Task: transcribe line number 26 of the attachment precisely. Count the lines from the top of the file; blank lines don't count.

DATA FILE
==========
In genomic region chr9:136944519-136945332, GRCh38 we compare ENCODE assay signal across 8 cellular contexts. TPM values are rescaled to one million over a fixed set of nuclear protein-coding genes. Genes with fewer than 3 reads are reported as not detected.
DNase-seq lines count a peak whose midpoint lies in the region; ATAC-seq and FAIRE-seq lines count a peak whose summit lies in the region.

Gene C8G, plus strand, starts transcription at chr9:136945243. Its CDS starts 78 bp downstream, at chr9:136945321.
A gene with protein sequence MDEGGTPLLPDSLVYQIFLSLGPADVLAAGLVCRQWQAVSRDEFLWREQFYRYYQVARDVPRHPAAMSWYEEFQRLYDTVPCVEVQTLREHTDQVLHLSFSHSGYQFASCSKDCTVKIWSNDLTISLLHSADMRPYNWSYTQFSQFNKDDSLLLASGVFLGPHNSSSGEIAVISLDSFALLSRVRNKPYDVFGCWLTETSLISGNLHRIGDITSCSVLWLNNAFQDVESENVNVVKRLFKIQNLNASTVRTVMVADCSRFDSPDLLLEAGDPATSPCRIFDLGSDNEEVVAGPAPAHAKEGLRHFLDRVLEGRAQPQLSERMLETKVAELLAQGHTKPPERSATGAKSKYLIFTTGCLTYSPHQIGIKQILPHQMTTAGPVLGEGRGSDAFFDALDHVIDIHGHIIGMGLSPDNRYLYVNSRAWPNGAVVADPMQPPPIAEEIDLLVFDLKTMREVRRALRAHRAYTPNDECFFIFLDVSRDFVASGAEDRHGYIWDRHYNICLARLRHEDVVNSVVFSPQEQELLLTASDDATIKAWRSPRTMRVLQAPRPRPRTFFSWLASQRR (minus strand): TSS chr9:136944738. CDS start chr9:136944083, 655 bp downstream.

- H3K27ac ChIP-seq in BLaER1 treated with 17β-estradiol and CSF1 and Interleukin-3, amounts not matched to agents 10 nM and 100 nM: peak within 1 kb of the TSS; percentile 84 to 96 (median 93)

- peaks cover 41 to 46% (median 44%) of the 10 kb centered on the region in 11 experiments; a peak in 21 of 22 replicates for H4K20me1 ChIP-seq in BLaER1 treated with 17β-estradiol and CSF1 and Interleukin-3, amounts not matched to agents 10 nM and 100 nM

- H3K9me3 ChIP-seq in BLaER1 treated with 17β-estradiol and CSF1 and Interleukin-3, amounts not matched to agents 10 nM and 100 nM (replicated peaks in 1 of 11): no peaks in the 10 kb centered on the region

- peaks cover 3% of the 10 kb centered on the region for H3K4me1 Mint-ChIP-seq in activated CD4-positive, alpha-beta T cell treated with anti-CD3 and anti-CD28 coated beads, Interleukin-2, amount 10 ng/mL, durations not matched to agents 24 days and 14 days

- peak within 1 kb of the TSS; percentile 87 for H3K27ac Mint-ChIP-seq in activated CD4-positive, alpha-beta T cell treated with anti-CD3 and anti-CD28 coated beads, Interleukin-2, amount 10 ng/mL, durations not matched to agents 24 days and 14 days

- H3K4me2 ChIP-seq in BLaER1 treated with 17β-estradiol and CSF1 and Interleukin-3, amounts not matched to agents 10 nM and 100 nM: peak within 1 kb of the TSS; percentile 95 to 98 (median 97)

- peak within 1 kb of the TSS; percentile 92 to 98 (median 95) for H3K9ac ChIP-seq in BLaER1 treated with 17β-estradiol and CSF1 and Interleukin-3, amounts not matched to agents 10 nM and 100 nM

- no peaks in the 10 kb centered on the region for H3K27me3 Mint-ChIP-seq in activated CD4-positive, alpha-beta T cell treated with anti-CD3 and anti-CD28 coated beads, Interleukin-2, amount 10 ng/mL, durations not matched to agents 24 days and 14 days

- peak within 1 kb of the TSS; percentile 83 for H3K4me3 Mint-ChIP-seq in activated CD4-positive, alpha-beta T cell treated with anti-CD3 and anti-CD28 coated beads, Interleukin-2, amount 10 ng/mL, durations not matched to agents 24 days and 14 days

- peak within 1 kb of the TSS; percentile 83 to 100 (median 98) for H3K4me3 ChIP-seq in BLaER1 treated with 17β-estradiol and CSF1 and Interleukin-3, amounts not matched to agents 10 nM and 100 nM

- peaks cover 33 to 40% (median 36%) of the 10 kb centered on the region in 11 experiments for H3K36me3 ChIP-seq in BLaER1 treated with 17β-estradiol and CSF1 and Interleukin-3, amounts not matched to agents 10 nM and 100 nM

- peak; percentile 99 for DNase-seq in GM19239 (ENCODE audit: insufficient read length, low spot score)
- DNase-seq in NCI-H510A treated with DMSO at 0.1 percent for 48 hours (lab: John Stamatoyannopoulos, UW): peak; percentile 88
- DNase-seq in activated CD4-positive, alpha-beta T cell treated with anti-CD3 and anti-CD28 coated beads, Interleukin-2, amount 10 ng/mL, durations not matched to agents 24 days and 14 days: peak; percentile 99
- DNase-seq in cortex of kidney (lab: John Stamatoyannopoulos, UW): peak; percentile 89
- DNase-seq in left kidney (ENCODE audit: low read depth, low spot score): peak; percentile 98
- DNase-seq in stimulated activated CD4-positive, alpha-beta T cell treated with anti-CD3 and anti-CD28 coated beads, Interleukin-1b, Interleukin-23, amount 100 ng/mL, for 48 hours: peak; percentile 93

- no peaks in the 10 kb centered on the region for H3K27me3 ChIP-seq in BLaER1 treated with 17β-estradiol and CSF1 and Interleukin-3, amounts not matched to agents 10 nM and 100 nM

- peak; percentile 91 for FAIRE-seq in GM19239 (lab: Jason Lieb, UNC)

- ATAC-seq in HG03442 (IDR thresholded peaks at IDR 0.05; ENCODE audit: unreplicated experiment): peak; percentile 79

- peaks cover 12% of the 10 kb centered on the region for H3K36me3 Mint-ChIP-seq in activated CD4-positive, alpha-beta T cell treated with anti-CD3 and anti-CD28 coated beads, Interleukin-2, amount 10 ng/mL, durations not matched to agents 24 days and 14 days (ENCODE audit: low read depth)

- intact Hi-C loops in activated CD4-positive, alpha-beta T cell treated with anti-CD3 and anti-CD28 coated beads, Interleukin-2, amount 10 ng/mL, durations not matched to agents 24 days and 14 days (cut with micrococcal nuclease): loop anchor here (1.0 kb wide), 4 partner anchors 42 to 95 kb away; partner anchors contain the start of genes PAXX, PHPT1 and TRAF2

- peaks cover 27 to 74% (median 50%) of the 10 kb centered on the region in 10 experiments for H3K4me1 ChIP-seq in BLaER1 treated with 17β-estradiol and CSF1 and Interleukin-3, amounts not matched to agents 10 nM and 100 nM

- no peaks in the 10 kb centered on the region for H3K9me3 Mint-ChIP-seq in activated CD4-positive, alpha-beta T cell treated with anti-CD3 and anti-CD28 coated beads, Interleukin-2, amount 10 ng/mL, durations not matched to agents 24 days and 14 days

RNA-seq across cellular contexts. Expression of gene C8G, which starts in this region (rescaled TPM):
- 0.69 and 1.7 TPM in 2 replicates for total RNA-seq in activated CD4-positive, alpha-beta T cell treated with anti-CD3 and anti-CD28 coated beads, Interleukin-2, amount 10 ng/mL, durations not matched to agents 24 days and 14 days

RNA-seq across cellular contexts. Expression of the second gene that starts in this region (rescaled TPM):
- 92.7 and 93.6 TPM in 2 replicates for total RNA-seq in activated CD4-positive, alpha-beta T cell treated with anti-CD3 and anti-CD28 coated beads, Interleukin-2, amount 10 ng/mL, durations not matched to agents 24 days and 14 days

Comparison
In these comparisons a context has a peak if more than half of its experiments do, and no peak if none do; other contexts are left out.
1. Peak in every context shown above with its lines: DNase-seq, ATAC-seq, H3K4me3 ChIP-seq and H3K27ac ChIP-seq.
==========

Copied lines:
- intact Hi-C loops in activated CD4-positive, alpha-beta T cell treated with anti-CD3 and anti-CD28 coated beads, Interleukin-2, amount 10 ng/mL, durations not matched to agents 24 days and 14 days (cut with micrococcal nuclease): loop anchor here (1.0 kb wide), 4 partner anchors 42 to 95 kb away; partner anchors contain the start of genes PAXX, PHPT1 and TRAF2